COVID-19 advisor to the World Health Organisation, UNSW professor Mary-Louise McLaws, says it’s highly likely the states may continue to restrict interstate movement.
“If there’s no self-testing, no internal border testing, then yes, we will see borders shut down, closed, and that’s going to create a lot of problems.”
Nationally, 36 per cent of adults in Australia are fully vaccinated and 60 per cent have received one dose.
How have legal challenges gone in the past?
Legal challenges to state border restrictions so far have been unsuccessful.
The most high profile – that of mining magnate Clive Palmer early last year – argued in the High Court that closing borders was in breach of the constitution.
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Associate Professor at the ANU College of Law Amelia Simpson says while the case was unsuccessful, future challenges may go further as the pandemic stretches on.
“In terms of the High Court’s readiness to question what governments were doing in and around their responses to COVID-19, I think it was a bit early to ask the court to do something as dramatic as ask a state to open its borders when it is not willing.”
What does Australia’s constitution say?
The two sections of the constitution raised in relation to objections against state border closures are section 92 and section 117.
Section 92 states: “On the imposition of uniform duties of customs, trade, commerce, and intercourse among the States, whether by means of internal carriage or ocean navigation, shall be absolutely free”.
Intercourse refers to the movement of people between states.
Section 117 states: “A subject of the Queen, resident in any State, shall not be subject in any other State to any disability or discrimination which would not be equally applicable to him if he were a subject of the Queen resident in such other State”.
But constitutional law expert at the University of Sydney Professor Anne Twomey says neither are absolute, as historically the High Court has recognised states can impede movement if reasonable and necessary for public safety.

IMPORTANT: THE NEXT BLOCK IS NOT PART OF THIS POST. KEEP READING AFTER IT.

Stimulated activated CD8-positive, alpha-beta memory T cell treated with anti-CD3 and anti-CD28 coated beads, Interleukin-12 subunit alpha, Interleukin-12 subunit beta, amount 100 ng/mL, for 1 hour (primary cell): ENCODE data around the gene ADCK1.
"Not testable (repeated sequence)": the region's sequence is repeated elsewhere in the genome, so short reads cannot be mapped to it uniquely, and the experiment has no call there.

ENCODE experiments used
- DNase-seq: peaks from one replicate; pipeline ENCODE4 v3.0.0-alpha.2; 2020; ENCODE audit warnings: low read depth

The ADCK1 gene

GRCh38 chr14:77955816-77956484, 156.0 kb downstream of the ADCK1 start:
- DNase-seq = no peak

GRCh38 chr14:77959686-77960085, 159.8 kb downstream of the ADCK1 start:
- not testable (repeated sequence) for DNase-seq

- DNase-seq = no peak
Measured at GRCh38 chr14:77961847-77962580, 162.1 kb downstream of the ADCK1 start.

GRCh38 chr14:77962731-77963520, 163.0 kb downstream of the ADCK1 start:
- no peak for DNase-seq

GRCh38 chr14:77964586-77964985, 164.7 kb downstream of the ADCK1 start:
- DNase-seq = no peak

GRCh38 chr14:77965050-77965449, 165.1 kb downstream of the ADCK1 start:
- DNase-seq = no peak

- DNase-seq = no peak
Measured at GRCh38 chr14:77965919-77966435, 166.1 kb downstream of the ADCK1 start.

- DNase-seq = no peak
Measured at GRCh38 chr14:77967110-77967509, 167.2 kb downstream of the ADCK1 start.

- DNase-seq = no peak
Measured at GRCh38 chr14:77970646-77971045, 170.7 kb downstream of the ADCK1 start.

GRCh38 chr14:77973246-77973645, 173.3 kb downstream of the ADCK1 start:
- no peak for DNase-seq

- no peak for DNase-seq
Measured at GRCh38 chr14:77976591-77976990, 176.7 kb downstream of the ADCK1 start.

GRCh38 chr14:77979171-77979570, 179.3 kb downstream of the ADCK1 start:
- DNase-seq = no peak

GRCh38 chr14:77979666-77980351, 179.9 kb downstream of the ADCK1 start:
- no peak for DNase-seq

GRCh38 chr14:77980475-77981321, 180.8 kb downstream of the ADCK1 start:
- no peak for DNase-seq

“It’s always been the case that absolutely free could not always mean absolutely free. There has to be some restrictions on it in order to do things like protect public health. We have early cases from the 1920s and 1930s dealing with it.”
Haven’t the states agreed to the 80 per cent plan?
Under the federal government’s four-phase plan to reopen Australia, lockdowns will become less likely at the 70 per cent vaccination mark, with only targeted lockdowns to be used after 80 per cent of those aged over 16 are fully vaccinated.
While all states and territories agreed to the plan, several states have since indicated they may not be ready to reopen borders once national vaccine thresholds are reached.
Associate Professor Simpson says this raises the prospect of future High Court challenges as the argument to supersede the constitution loses traction.
She says as time stretches on and more of the population is vaccinated, the High Court will have to weigh up the necessity and reason for a lockdown, against its economic, psychological and associated impacts.
“There’s going to come a time when that reasonableness equations shifts significantly and I don’t think anybody, not even the premiers of the states that are being called hermits in the media, will want these situations to go on indefinitely.”
Can the federal government overrule the states?
Professor Twomey says in theory the federal government could overrule state border restrictions by passing all-encompassing national legislation governing movement during a pandemic. But so far it’s chosen not to.
“The Commonwealth’s chosen not to take that course. It’s left it to the states as a public health response and the consequence is the states are able to put up these restrictions.”
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Professor McLaws says border closures and ring-fencing has been largely successful in containing the virus in Australia thus far. But, she says, the outbreak of the Delta variant has changed the game, and now the state governments must change the rules.
“We have Delta now and we’ve got to learn to work to reducing risk because getting Delta down to zero is nigh on impossible.”
She says rapid antigen self-testing, commonly used in countries including the UK, will be key to life out of lockdown in Australia.